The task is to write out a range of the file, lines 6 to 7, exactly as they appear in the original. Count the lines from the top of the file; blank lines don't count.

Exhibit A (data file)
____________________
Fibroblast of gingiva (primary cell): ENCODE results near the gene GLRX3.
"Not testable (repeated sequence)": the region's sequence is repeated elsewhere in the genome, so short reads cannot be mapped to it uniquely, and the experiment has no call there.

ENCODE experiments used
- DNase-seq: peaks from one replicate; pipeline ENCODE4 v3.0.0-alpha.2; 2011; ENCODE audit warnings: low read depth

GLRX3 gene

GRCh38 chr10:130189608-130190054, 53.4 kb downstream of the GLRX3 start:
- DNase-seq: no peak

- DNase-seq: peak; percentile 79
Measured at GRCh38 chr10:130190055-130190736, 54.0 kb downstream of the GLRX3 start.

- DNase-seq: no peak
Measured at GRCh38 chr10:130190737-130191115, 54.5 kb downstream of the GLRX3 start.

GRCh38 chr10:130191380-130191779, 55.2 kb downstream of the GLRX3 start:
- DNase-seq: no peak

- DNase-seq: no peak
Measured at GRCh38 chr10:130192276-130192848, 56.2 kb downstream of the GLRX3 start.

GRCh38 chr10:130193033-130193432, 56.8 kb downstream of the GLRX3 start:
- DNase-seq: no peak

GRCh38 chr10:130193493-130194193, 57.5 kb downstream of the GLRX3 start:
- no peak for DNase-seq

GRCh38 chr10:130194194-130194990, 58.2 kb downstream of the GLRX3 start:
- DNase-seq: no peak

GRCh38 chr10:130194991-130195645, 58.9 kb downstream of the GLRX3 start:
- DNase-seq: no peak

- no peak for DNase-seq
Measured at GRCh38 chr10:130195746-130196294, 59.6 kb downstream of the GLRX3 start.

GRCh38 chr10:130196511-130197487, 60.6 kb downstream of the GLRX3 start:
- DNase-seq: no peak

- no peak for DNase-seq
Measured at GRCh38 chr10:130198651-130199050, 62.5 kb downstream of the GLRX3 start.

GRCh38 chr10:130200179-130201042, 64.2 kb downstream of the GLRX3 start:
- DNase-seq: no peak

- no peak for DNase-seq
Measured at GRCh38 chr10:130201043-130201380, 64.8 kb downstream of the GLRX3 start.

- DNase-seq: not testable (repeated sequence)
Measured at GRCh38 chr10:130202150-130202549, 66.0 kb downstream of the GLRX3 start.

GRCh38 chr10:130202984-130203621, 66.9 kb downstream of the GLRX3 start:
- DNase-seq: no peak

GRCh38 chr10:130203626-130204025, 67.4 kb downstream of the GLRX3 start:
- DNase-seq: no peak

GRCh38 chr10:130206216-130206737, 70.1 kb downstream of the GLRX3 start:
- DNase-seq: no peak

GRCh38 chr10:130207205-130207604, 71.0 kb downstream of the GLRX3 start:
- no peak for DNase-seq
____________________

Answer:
GRCh38 chr10:130189608-130190054, 53.4 kb downstream of the GLRX3 start:
- DNase-seq: no peak